element in that subordinate alliance which is able to present its own interest
as the interests of everyone in alliance
Ex. French Revolution conducted by members of bourgeoisie in alliance
with intellectual, peasants, students, etc. In other words, there are many
elements in the French society to overthrow old regime. This does not mean
that there is free play of ideas between subordinate elements. But there is a
dominance element and that is that of the bourgeoisie. In the sense that they
were able to make their own interest seem like it was the interest of all the
others (the intellectuals, the urban poor, the proletariats)
Quote 1 (p 80) “each new class.. represent its interests as…”
Marx provided some insight on authoritative ideas present among
subordinate classes there’s only one element that has more authority than
other elements. But his insights stop there. leads to Gramsci
B. Antonio Gramsci (1891-1937) (From Sardina? Island near Italy; very
agriculture society. He takes the boat to Tourane for university); sympathetic to
plights of peasant
1. Italian context:
Late unification
North-south economic differences
o Industry was concentrated in North of Italy
o South was primarily agricultural
The Church

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o Wouldn’t use the word totalitarianism to Italy (implies one party
state, and which that one party state has the significant ability to get
rid of all sorts of countering influences in society) But the Italian
Church did not disappear because of that
o Controlled the education system
o Had strong local/neighbourhood presence
o The Church urged Catholics at the end of 1800s to not engage in
2. Gramsci’s life
Lived stark contrast of agricultural Italy and Industrial Italy
By 1913, was a member of socialist party (left wing working class party)
Started writing for socialist newspapers
How can socialist revolution be achieved in Italy? How can we achieve
classless society
In 1921, he was one of the co-founders of Italian Communist Party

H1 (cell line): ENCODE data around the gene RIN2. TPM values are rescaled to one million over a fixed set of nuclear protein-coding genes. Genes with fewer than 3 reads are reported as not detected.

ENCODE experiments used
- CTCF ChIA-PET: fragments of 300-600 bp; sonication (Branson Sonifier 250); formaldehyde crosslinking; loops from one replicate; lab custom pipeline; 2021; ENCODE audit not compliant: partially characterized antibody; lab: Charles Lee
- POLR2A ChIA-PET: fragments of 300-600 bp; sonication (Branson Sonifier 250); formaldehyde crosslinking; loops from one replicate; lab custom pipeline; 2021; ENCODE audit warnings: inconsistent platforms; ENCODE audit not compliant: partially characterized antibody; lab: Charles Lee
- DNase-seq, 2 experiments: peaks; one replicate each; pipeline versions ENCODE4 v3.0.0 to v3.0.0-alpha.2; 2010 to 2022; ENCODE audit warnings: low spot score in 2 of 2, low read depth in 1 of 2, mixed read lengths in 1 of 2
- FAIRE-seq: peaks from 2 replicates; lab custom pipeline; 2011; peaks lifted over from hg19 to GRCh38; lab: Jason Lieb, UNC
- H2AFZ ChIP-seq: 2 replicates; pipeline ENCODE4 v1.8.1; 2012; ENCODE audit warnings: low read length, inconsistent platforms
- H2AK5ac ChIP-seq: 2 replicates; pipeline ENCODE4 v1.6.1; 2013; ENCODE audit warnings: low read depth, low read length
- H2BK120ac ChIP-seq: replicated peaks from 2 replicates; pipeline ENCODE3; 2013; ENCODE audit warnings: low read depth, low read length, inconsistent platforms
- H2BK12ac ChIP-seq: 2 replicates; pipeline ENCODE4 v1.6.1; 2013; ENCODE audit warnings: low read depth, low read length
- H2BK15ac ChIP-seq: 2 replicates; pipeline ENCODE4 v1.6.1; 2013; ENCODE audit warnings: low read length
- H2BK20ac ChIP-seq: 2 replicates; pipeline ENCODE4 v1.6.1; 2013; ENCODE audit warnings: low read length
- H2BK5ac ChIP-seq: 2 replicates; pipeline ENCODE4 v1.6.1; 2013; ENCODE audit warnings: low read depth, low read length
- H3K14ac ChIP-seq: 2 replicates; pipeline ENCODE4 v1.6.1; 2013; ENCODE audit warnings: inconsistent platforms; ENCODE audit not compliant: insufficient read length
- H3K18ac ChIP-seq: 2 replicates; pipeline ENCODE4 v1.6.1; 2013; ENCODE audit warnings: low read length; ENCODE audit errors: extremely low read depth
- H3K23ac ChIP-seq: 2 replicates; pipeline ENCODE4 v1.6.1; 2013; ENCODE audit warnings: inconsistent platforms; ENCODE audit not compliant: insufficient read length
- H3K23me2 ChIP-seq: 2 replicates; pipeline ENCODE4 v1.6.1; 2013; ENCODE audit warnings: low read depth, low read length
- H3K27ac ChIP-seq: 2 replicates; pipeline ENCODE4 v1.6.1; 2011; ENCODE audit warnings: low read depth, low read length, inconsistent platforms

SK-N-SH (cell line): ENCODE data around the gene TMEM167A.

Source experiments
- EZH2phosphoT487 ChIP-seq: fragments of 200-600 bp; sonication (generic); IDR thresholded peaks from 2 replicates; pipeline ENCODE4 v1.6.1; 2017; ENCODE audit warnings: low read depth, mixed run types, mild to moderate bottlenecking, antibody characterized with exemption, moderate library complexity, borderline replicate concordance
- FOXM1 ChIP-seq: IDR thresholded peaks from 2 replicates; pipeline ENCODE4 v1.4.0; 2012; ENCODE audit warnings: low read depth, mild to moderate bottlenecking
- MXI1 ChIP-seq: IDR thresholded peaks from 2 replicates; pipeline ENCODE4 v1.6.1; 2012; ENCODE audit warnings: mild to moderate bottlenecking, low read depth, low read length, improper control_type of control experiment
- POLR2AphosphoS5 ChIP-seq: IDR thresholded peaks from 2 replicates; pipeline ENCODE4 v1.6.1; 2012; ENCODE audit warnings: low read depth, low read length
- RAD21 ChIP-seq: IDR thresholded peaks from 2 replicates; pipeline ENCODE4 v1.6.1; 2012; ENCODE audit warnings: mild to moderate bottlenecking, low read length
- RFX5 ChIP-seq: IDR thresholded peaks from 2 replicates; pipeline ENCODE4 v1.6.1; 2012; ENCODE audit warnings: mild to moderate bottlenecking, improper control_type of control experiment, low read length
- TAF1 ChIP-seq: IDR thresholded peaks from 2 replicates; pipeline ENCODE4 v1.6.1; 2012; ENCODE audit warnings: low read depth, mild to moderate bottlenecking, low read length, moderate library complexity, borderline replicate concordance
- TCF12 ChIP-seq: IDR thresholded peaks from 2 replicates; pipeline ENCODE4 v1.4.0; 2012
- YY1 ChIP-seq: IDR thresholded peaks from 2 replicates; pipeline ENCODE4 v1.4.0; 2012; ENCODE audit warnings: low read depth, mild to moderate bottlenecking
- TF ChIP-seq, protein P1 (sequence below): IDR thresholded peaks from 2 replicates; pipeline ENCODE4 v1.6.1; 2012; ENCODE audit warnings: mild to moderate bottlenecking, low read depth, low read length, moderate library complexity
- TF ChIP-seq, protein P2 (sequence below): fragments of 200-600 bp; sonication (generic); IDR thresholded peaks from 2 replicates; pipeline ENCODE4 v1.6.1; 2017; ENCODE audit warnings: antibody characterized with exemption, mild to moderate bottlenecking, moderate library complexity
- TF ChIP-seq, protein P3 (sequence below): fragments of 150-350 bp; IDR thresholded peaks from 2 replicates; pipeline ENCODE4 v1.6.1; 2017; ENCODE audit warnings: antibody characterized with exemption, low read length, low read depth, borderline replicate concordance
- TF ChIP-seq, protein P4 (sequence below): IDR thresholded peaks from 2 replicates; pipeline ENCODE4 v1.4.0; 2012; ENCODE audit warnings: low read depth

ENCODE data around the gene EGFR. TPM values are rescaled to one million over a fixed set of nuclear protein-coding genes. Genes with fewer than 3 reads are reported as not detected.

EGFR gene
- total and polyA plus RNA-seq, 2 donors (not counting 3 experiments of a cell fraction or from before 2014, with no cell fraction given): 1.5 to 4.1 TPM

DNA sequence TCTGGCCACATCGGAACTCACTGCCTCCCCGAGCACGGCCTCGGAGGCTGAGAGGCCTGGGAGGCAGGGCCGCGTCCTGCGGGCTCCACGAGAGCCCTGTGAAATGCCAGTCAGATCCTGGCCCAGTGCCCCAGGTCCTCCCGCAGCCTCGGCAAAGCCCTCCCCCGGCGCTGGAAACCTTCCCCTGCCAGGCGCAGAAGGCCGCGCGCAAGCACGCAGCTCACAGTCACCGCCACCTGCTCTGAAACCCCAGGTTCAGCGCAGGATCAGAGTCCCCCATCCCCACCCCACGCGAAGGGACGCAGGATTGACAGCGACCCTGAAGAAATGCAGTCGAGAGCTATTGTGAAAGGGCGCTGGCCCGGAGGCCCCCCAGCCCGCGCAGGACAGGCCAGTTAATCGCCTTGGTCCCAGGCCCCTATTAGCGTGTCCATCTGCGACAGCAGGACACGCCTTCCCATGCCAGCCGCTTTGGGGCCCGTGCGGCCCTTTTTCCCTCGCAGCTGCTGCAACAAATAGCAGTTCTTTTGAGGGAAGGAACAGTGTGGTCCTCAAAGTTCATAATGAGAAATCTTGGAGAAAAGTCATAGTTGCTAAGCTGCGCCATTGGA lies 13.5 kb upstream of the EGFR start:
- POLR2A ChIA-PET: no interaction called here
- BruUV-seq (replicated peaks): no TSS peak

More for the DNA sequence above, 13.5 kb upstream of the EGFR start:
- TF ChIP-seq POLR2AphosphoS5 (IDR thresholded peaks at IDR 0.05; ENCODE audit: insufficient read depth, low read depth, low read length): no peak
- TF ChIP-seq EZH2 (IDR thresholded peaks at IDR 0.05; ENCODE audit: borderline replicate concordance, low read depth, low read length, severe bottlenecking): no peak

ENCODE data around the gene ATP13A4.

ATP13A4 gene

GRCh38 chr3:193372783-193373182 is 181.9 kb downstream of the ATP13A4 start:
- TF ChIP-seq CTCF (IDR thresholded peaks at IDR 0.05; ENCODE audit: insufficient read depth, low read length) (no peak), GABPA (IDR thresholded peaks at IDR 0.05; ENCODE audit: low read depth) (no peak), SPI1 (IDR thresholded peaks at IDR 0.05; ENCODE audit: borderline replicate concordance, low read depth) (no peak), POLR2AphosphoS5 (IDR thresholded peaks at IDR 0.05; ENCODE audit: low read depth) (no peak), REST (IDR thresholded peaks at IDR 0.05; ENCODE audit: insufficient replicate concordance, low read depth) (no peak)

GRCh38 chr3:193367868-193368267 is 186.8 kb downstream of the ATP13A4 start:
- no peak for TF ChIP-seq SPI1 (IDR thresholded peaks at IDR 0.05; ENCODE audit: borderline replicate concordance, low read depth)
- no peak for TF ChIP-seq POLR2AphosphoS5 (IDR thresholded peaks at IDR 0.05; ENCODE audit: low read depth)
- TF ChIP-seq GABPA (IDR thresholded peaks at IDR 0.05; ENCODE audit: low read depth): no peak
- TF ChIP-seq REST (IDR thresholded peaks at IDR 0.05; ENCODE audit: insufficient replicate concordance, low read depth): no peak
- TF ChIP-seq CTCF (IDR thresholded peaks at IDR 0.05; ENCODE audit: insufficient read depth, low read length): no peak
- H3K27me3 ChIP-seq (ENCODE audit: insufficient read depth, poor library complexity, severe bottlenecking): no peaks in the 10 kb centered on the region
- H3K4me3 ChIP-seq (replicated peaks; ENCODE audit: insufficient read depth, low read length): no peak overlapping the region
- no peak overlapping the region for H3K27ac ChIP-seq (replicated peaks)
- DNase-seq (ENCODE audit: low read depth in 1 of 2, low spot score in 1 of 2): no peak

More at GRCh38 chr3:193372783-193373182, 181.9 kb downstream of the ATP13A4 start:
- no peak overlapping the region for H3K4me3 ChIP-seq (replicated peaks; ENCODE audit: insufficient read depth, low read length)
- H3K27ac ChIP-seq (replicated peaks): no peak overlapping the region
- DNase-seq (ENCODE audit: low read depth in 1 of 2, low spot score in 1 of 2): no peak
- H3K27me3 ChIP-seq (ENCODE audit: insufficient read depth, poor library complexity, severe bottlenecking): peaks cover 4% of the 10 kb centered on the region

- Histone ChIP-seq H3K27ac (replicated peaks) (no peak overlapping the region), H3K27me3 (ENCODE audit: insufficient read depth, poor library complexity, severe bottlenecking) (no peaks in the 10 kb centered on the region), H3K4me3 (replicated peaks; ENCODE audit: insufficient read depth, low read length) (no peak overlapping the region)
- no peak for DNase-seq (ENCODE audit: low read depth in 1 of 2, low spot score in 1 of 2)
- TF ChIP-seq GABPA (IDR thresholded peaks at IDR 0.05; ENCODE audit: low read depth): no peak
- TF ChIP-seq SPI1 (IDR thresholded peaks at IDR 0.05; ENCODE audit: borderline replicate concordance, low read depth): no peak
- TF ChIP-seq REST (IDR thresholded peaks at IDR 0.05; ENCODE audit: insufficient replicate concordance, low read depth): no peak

1922 takeover by Mussolini
1926 Communist sentenced him to 20 years (a lot of his work in jail)
1937 died in jail
3. Making revolution: Russia vs. Italy
1917 Russian revolution
Gramsci travels to Russia as rep for communist party after revolution
Does the Russian revolution provide a model for how revolutionary should
be encouraged for us in our own countries
Should we go back to our home countries (France, Italy, Germany) and try to
implement the same kind of strategy which worked in case of Russia (to
overthrow state and communist regime)
Gramsci conclusion can’t implement same strategy in Italy that it worked
in Russian. Because the relationship between state, capitalism and civil
society. They different fundamentally from Russia and Italy
In Russia State existed separately from civil society, the economy, beliefs
from Church
This meant that communists nearly had to attack state (and once toppled),
can be sure that they can control rest of society
In Italy state has stronger relations between state and civil society and
What if Canada? The Churches might be against it, the military might not
follow, people won’t follow. Outside the State, can find all sorts of other
supporters for status quo. This contrasts the situation in Russia where
capitalism was not well developed (there were no backers), the Church was
not a strong backer of state, the elements of society weren’t (esp peasants)
Gramsci Italy was like Canada
If these fundamental differences between Russia and West exist, there are
strategic differences. TI would be foolish for a Russian communist to try and
change Italy, too different, must have a different strategy.
Gramsci believes hegemony